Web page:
FALK [looking after STRAWMAN who appears at the window].
 He was once so brilliant and strong;
Warred with the world to win his mistress; passed
For Custom’s doughtiest iconoclast;
And pored forth love in paeans of glad song—!
Look at him now! In solemn robes and wraps,
A two-legged drama on his own collapse!
And she, the limp-skirt slattern, with the shoes
Heel-trodden, that squeak and clatter in her traces,
This is the winged maid who was his Muse
And escort to the kingdom of the graces!
Of all that fire this puff of smoke’s the end!
Sic transit gloria amoris, friend.

Falk then comes up with the classical romanticist desire of finding a woman to be his muse, one who will inspire him to write great poetry.


Let blindness veil the sunlight from mine eyes,
I’ll chant the splendour of the sunlit skies!
Just for a season let me beg or borrow
A great, a crushing, a stupendous sorrow,
And soon you’ll hear my hymns of gladness rise!
But best, Miss Jay, to nerve my wings for flight,
Find me a maid to be my life, my light—
For that incitement long to heaven I’ve pleaded;
But hitherto, worse luck, it hasn’t heeded.

At this point, Svanhild enters, and her very first lines are redolent of tragedy:

I’ll pray that such may be your destiny.
But, when it finds you—bear it like a man.

And then, replying to Falk when he wonders whether her faith in prayer will be adequate to provide him what he has always unsuccessfully asked for: 

Wait till sorrow comes,
And all your being’s springtide chills and numbs,
Wait till it gnaws and rends you, soon and late,
Then tell me if my faith is adequate.

And there you have it. Live by romanticism and, by Lermontov, you will die by it! Falk doesn’t answer, but suddenly, there is a sense of foreboding, and a sense of the inevitable. In a sense, we know what is going to come. Falk will fall in love, he will write poetry, he will live his life like it was a poem, he will live in every moment for the moment, but he will be utterly unable to carry the logic through to its conclusion. Like Faust, he will want the moment to last as long as it can, and in wanting that, he will betray himself and his own professed ideals, and that… well, you know what that will bring.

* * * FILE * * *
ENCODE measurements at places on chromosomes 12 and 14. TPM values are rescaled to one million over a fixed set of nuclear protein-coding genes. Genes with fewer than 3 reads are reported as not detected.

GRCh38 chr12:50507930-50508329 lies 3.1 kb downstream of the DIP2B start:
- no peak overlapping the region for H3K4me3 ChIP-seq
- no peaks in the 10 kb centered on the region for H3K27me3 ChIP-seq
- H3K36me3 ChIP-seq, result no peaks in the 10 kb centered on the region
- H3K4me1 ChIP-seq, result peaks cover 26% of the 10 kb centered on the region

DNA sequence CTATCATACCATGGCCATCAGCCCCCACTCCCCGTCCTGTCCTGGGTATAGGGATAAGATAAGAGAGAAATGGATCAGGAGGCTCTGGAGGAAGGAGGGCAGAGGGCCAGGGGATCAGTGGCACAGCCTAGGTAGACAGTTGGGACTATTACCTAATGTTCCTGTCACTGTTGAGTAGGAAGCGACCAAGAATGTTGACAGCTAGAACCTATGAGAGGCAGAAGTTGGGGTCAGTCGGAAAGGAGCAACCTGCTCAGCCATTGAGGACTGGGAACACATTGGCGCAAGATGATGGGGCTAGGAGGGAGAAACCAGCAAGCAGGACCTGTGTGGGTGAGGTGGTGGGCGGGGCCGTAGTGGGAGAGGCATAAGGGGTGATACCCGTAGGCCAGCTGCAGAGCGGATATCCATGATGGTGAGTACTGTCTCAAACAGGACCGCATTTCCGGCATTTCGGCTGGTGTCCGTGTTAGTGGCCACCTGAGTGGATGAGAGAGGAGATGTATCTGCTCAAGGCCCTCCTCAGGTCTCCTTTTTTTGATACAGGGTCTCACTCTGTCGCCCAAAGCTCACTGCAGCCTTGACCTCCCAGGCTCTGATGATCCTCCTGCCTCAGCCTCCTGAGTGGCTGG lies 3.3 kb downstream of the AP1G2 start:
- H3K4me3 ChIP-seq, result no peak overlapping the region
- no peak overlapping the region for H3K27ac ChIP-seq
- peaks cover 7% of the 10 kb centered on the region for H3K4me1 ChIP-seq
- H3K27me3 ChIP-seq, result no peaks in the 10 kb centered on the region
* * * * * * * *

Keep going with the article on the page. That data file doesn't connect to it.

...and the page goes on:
There is another point at issue here. In his conversation with Svanhild, Falk stresses on how important she is to him, how much she means to him, as a muse.

FALK.
 Yes, free, for freedom’s all-in-all
Is absolutely to fulfil our Call.
And you by heaven were destined, I know well,
To be my bulwark against beauty’s spell.
I, like my falcon namesake, have to swing
Against the wind, if I would reach the sky!
You are the breeze I must be breasted by,
You, only you, put vigour in my wing:
Be mine, be mine, until the world shall take you,
When leaves are falling, then our paths shall part.
Sing unto me the treasures of your heart,
And for each song another song I’ll make you;
So may you pass into the lamplit glow
Of age, as forests fade without a throe. 

In my previous post, a commentator remarked about how Baudelaire doesn’t necessarily want love as much as the feeling of being in love. Something similar is at work, I think, when analyses of A une Passante indicate that to the flaneur, the city-woman serves essentially as an inspiration, or a literary device. And something similar is happening here. The ideal serves not as something we desire, but something that exists so that we can experience the feeling of desiring it, and in that feeling, either (in the case of the flaneur) find a better representation for our own consciousness or, in the case of Falk, be inspired to write great poetry.

I would love to discuss the brilliant interplay between Falk and Svanhild, but that will have to wait for another post. Suffice it here to say that Svanhild rejects him at first – and understandably so – you wouldn’t want to have your existence defined and exhausted by being someone else’s muse, would you? She exhorts him not to write but be (echoes of Kundera’s house of mirrors here); Falk then has a bitter and violent argument with the rest of the members of the household about love, marriage and convention, during the course of which his eloquence and passion is such that Svanhild falls in love with him. They resolve to march to battle against the enemies Society and Convention together. Falk has further arguments with individual members of the household. He and Svanhild determine to leave and travel elsewhere. But then in comes Guldstad, the dry, prosaic, quotidian wholesale merchant, and he asks Svanhild to marry him.

It sounds utterly absurd at first – two lovers, in all the passionate blaze of youth, who have just determined to initiate a war against all the forces of convention; and a grey-haired wholesale merchant who is as much a part of the establishment as a high-backed and cushioned armchair. Surely, if he tries to match arguments with Falk, it is going to be a complete mismatch. But then Guldstad puts forward his claim: 

GULDSTAD [completing his sentence].
That heartfelt love can weather unimpaired
Custom, and Poverty, and Age, and Grief.
Well, say it be so; possibly you’re right;
But see the matter in another light.
What love is, no man ever told us—whence
It issues, that ecstatic confidence
That one life may fulfil itself in two,—